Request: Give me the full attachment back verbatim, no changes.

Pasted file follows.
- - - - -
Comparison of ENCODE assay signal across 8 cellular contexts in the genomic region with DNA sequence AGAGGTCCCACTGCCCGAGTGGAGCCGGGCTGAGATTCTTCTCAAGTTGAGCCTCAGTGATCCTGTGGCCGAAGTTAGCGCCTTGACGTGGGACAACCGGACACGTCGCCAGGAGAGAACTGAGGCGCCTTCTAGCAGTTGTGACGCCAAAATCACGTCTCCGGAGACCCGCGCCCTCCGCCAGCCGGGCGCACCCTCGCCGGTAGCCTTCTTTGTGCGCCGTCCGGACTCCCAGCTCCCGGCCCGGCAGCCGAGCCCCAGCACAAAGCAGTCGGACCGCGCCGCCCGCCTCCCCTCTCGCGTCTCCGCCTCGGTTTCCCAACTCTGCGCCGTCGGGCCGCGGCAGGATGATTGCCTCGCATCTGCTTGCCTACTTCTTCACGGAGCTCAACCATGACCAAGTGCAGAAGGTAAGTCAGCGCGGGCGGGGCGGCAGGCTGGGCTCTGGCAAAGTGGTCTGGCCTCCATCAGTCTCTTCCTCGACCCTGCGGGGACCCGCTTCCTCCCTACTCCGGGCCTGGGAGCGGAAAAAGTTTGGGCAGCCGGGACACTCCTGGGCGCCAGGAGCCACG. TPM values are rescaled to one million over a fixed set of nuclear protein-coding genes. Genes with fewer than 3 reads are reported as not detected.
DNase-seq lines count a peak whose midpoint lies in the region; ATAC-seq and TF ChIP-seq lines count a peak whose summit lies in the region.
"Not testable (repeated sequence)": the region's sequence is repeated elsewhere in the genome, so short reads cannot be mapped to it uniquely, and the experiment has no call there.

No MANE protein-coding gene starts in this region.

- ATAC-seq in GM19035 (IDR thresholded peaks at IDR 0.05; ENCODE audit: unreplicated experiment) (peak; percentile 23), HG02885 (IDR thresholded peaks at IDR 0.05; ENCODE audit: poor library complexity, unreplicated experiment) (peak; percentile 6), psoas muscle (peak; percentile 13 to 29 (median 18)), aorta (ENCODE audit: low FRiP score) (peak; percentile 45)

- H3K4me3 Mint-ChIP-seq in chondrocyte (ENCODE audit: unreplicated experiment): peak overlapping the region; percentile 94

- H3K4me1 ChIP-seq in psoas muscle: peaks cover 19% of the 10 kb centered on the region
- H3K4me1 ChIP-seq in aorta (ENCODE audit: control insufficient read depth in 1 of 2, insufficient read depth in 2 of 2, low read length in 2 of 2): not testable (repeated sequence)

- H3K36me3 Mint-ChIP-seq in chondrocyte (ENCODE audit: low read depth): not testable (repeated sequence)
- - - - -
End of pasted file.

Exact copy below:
Comparison of ENCODE assay signal across 8 cellular contexts in the genomic region with DNA sequence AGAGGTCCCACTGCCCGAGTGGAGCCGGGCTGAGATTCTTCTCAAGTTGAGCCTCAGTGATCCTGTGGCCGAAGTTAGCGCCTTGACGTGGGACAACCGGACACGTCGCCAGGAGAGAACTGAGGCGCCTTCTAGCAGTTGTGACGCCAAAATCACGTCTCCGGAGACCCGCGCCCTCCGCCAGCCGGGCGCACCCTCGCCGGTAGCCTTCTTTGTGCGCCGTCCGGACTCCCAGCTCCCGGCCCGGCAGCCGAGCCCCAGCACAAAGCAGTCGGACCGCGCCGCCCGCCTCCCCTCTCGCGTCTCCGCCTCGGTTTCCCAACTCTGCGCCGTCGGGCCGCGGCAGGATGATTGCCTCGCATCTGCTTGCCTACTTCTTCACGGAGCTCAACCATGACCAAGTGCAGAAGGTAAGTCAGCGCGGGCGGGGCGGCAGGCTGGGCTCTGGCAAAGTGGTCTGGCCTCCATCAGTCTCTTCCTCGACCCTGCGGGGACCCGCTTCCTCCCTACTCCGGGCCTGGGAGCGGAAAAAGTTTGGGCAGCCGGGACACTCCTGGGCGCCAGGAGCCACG. TPM values are rescaled to one million over a fixed set of nuclear protein-coding genes. Genes with fewer than 3 reads are reported as not detected.
DNase-seq lines count a peak whose midpoint lies in the region; ATAC-seq and TF ChIP-seq lines count a peak whose summit lies in the region.
"Not testable (repeated sequence)": the region's sequence is repeated elsewhere in the genome, so short reads cannot be mapped to it uniquely, and the experiment has no call there.

No MANE protein-coding gene starts in this region.

- ATAC-seq in GM19035 (IDR thresholded peaks at IDR 0.05; ENCODE audit: unreplicated experiment) (peak; percentile 23), HG02885 (IDR thresholded peaks at IDR 0.05; ENCODE audit: poor library complexity, unreplicated experiment) (peak; percentile 6), psoas muscle (peak; percentile 13 to 29 (median 18)), aorta (ENCODE audit: low FRiP score) (peak; percentile 45)

- H3K4me3 Mint-ChIP-seq in chondrocyte (ENCODE audit: unreplicated experiment): peak overlapping the region; percentile 94

- H3K4me1 ChIP-seq in psoas muscle: peaks cover 19% of the 10 kb centered on the region
- H3K4me1 ChIP-seq in aorta (ENCODE audit: control insufficient read depth in 1 of 2, insufficient read depth in 2 of 2, low read length in 2 of 2): not testable (repeated sequence)

- H3K36me3 Mint-ChIP-seq in chondrocyte (ENCODE audit: low read depth): not testable (repeated sequence)